Moving on From Your Postdoc Position: Negotiating the Transition

The Early Careers Committee hosted a panel atthe 56th Annual Meeting in San Diego, California, in February to discuss negotiating the transition between postdoc and faculty positions. Four recently appointed assistant professors answered questions about taking the necessary steps to move on from a postdoc position. Ken Campbell, University of Kentucky, moderated the discussion, and Sudha Chakrapani, Case Western Reserve University; Sakthivel Sadayappan, Loyola University Chicago; and Tanja Mittag, St. Jude Children’s Research Hospital, served as panelists. The highlights from the session are summarized below.

Is age discrimination common?

Age discrimination is illegal in the United States, with a law protecting workers over the age of 40. To learn more about the protections provided by the government, visit The average age of PIs at their first R01 is 45 years old. Most faculty departments focus on scientific accomplishments, rather than age, when considering a new addition to the team.

I currently work as a research associate –between a postdoc and faculty position. I’m not currently permitted to apply for federal grants, I cannot get anything published because I am not faculty, and I have no teaching experience. I’d like to move on from my current position. What can I do?

Try looking for grant options outside of R01s. Foundations sometimes offer grants for which you may be able to apply. Work to differentiate yourself from your mentor to make you more competitive. The research associate position is a great first step if you want to teach at a small college, but it is not likely to get you a research position. Determine what you want to do – and then negotiate with the people above you. If they can’t help you, move. The NIH K-99 and R00 awards are designed to facilitate the transition to independence for postdocs and research associates and are usually targeted to candidates who have held their PhD for no more than five years.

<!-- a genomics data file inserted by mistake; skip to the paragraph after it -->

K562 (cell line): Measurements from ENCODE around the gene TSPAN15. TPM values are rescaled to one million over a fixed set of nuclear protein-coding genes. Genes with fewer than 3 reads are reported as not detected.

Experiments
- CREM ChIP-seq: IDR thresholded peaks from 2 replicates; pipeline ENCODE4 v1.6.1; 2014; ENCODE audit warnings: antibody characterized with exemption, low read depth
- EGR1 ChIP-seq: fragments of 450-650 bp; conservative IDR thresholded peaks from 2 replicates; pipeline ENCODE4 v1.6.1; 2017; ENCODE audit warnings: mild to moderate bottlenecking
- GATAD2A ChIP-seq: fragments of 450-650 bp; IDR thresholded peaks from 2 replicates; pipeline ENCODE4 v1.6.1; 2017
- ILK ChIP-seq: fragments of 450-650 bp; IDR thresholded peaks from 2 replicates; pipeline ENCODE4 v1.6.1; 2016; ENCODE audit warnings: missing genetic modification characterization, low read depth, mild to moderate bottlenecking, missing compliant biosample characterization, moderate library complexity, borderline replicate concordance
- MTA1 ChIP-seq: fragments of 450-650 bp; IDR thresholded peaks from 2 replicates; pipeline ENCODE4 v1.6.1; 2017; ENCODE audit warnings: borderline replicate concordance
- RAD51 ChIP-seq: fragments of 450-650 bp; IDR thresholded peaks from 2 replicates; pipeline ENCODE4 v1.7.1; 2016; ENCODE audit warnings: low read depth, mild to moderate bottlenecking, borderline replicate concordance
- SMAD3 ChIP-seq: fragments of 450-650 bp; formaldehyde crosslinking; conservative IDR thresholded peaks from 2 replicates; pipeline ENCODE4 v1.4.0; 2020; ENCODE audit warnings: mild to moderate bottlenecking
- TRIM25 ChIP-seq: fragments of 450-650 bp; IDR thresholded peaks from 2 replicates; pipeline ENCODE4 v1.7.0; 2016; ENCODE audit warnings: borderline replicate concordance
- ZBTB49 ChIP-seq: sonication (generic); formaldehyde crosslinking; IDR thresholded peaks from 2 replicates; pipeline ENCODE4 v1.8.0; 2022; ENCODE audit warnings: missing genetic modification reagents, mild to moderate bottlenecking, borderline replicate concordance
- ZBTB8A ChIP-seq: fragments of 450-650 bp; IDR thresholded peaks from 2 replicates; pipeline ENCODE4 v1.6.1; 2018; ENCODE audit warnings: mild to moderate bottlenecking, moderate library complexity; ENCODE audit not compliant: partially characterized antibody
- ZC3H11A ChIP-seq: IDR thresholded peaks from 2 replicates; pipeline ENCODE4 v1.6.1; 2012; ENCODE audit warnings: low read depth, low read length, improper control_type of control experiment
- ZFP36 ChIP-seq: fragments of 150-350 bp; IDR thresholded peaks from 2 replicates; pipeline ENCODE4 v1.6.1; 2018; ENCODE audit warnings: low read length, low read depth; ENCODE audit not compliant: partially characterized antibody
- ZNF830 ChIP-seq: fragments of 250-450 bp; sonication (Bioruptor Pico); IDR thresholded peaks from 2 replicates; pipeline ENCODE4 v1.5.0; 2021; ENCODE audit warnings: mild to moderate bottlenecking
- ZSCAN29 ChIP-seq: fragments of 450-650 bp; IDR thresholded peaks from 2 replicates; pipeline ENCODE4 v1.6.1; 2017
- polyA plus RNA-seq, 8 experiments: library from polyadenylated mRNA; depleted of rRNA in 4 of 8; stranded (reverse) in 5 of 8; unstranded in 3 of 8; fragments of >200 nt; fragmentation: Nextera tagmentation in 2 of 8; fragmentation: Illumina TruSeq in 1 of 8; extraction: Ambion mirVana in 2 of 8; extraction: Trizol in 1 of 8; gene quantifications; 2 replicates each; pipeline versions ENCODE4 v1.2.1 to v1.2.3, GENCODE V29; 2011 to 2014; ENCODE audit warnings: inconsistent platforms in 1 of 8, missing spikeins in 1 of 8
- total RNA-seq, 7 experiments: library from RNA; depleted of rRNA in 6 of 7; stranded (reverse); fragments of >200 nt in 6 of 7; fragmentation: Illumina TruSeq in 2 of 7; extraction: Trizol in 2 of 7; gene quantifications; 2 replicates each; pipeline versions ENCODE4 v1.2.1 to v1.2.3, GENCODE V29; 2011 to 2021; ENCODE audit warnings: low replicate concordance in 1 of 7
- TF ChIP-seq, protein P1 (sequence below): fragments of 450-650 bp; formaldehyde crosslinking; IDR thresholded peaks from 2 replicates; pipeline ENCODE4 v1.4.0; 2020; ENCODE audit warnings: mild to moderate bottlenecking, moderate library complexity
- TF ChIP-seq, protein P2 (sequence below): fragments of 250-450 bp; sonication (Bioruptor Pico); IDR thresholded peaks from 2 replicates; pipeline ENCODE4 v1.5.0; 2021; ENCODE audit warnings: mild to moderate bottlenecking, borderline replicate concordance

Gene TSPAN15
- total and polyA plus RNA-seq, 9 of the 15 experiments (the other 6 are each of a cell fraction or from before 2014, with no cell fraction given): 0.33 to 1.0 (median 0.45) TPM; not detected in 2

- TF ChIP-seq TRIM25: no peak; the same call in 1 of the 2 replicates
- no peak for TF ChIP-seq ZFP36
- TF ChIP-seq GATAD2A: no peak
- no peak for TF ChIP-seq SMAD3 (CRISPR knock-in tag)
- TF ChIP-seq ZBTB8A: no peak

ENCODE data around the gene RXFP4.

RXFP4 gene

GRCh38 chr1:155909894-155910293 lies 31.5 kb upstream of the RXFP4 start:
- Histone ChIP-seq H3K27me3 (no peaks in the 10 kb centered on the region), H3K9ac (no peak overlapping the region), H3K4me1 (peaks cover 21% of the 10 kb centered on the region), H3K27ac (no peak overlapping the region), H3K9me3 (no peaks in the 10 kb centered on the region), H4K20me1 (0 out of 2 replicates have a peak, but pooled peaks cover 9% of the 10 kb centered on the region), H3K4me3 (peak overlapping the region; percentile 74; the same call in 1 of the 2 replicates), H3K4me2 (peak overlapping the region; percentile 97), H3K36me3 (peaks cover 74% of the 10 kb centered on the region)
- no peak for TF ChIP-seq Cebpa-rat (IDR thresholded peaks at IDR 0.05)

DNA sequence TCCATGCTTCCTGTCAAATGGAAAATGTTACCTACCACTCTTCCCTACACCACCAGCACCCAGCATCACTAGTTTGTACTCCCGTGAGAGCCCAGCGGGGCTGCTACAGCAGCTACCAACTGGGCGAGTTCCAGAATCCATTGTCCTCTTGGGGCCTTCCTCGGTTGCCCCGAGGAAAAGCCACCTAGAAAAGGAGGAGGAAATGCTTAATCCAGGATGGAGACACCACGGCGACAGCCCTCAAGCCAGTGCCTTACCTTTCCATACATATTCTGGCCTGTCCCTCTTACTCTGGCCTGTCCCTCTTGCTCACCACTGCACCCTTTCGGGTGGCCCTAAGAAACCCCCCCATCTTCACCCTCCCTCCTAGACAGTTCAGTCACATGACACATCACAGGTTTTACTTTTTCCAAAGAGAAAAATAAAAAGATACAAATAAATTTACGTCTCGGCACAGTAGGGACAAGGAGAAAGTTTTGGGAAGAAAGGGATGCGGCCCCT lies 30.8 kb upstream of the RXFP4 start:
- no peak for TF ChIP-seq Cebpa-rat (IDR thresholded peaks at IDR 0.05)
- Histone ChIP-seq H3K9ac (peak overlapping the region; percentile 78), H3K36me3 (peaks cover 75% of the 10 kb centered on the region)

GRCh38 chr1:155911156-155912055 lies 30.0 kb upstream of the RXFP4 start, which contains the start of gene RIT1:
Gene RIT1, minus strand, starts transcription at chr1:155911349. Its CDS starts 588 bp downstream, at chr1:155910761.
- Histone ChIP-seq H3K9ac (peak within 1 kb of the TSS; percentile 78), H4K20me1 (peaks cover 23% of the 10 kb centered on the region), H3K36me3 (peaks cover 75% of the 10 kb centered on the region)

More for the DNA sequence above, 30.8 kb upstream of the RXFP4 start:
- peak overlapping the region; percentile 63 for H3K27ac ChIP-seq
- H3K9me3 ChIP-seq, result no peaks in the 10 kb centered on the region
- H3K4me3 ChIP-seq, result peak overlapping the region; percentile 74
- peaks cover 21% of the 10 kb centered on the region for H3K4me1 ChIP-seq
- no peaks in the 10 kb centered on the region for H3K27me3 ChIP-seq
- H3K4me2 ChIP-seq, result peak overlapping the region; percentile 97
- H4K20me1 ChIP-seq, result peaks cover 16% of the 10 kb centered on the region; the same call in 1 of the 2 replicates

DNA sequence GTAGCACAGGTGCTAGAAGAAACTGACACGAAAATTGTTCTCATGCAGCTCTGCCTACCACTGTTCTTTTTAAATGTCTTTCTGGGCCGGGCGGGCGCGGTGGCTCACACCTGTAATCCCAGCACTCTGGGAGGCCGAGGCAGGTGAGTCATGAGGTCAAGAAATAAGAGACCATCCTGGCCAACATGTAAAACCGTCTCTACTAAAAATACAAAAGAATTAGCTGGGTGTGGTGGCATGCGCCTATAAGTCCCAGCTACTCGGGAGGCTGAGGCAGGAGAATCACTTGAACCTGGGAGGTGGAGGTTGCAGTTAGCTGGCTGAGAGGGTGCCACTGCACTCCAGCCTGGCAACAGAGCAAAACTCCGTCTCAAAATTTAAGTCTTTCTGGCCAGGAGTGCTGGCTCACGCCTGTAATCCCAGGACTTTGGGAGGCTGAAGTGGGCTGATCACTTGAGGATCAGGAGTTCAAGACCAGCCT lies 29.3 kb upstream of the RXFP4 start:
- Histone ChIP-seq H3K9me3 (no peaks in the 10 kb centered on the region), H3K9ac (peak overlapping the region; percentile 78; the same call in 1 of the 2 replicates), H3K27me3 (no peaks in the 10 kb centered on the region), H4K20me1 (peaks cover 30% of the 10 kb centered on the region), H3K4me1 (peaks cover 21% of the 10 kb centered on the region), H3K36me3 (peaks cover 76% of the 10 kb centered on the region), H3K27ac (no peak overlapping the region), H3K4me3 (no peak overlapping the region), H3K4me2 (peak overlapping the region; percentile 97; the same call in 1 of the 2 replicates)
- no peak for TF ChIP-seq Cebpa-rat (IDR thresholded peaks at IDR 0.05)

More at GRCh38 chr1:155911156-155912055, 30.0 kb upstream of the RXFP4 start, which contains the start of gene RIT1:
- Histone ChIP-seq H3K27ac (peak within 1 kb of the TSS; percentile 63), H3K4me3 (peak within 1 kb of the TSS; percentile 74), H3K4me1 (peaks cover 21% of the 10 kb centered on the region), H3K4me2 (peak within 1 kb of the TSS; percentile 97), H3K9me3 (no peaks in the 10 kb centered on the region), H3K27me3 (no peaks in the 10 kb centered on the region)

Do you need funding prior to being hired? How long can you go unfunded?

Funding expectations vary by department. In general, medical research schools usually exert greater pressure to acquire substantial federal funding (via the R01 mechanism or comparably sized awards) than colleges focused more on teaching. Certainly, starting to apply for funding before you secure a faculty position can be beneficial in either situation. It is difficult to get an R01 grant, and postdoctoral fellows are usually not eligible to apply – one must typically hold a research associate professorship before applying. The K-99 or R00 grants, and similar career transition awards available from other institutes, such as the American Heart Association, are preferable mechanisms to pursue. These allow the candidate to remain within their postdoc/research associate laboratory for a short period of time, while working on their own research program and gathering preliminary data and publications. This funding can also be used as evidence of independence to help secure a faculty position. Make sure the proposed work is suitably different from that ongoing in your mentor’s laboratory in order to demonstrate independence.

How many papers do you need versus the quality of the papers?

There is no magic number – sometimes two papers can get you a job, while friends with 20 struggle. Typically, search committees are looking for solid, high quality papers, a productive number of papers each year, and no gaps between papers. A high number of papers might get you an interview, but you will need to defend each one as your own work to land the job.

It helps to network with potential employers and work your network to help learn of new positions and gain recommendations. Interacting with other institutions through networking, attending events (including the BPS Annual Meeting), and giving talks will give you many opportunities to make impressions on potential employers.

How do you start independent research if it’s not what your lab is doing? Where is the time to get preliminary data?

Consult with your mentor first to ensure that time and funds are available. Having made appropriate arrangements, you can begin to produce preliminary data for use in applying for transition awards.

How important is name recognition of institution or advisor? Will it put some candidates ahead of others at or with lesser-known places or people?

The chalk talk, or oral exam you face during each interview, is your chance to shine – regardless of the prestige of your institution or advisor. The committee will be able to tell the difference between your work and your advisor’s work, and knows in the first few minutes of the chalk talk if you are a good candidate.

Is there a stigma attached to frequently switching topics? Is consistency better?

Switching topics too much can look flakey and make it difficult to network and build relationships. Use your preliminary data to show what you’re doing now and how it points to new directions. If you must change topics, find a common thread between the studies to highlight, such as a common technical approach. Bridging fields can be good, but having vastly different fields will make it tough to compete for R01 grant with people who have spent the majority of their time on one thing in one field.

Bottom line?

Show how you can fit in with the department and work well as a member of the team. Having a good attitude can be the difference between those who get the job and those who don’t, regardless of your science.

September 2012 Table of Contents